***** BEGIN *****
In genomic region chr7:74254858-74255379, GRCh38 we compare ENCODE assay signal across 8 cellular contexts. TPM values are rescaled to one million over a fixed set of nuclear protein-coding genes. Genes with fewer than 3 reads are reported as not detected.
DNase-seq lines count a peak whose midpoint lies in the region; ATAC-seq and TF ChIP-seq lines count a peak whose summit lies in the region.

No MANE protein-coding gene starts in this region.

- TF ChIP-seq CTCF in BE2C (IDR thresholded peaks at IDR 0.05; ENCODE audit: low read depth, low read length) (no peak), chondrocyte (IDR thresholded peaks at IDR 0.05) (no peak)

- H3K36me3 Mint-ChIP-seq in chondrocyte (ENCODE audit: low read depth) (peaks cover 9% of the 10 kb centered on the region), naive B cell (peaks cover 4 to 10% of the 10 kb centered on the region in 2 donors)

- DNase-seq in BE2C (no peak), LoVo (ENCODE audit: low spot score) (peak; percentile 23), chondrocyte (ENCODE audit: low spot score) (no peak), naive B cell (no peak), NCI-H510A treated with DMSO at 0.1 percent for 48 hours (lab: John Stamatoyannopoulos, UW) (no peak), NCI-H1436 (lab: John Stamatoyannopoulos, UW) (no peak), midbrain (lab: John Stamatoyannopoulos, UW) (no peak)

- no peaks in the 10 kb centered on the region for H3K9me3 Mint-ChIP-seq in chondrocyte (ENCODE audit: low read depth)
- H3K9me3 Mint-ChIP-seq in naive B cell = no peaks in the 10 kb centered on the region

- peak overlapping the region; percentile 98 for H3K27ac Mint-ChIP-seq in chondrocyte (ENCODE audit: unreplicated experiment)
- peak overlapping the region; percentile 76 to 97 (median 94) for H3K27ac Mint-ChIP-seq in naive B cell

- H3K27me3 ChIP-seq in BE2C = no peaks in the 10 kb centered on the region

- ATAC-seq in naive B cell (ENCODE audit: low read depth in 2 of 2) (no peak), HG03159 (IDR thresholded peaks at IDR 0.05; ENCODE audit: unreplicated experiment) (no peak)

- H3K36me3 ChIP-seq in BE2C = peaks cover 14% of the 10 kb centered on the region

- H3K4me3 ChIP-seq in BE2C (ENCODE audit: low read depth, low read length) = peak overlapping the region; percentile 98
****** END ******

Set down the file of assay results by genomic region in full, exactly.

In genomic region chr7:74254858-74255379, GRCh38 we compare ENCODE assay signal across 8 cellular contexts. TPM values are rescaled to one million over a fixed set of nuclear protein-coding genes. Genes with fewer than 3 reads are reported as not detected.
DNase-seq lines count a peak whose midpoint lies in the region; ATAC-seq and TF ChIP-seq lines count a peak whose summit lies in the region.

No MANE protein-coding gene starts in this region.

- TF ChIP-seq CTCF in BE2C (IDR thresholded peaks at IDR 0.05; ENCODE audit: low read depth, low read length) (no peak), chondrocyte (IDR thresholded peaks at IDR 0.05) (no peak)

- H3K36me3 Mint-ChIP-seq in chondrocyte (ENCODE audit: low read depth) (peaks cover 9% of the 10 kb centered on the region), naive B cell (peaks cover 4 to 10% of the 10 kb centered on the region in 2 donors)

- DNase-seq in BE2C (no peak), LoVo (ENCODE audit: low spot score) (peak; percentile 23), chondrocyte (ENCODE audit: low spot score) (no peak), naive B cell (no peak), NCI-H510A treated with DMSO at 0.1 percent for 48 hours (lab: John Stamatoyannopoulos, UW) (no peak), NCI-H1436 (lab: John Stamatoyannopoulos, UW) (no peak), midbrain (lab: John Stamatoyannopoulos, UW) (no peak)

- no peaks in the 10 kb centered on the region for H3K9me3 Mint-ChIP-seq in chondrocyte (ENCODE audit: low read depth)
- H3K9me3 Mint-ChIP-seq in naive B cell = no peaks in the 10 kb centered on the region

- peak overlapping the region; percentile 98 for H3K27ac Mint-ChIP-seq in chondrocyte (ENCODE audit: unreplicated experiment)
- peak overlapping the region; percentile 76 to 97 (median 94) for H3K27ac Mint-ChIP-seq in naive B cell

- H3K27me3 ChIP-seq in BE2C = no peaks in the 10 kb centered on the region

- ATAC-seq in naive B cell (ENCODE audit: low read depth in 2 of 2) (no peak), HG03159 (IDR thresholded peaks at IDR 0.05; ENCODE audit: unreplicated experiment) (no peak)

- H3K36me3 ChIP-seq in BE2C = peaks cover 14% of the 10 kb centered on the region

- H3K4me3 ChIP-seq in BE2C (ENCODE audit: low read depth, low read length) = peak overlapping the region; percentile 98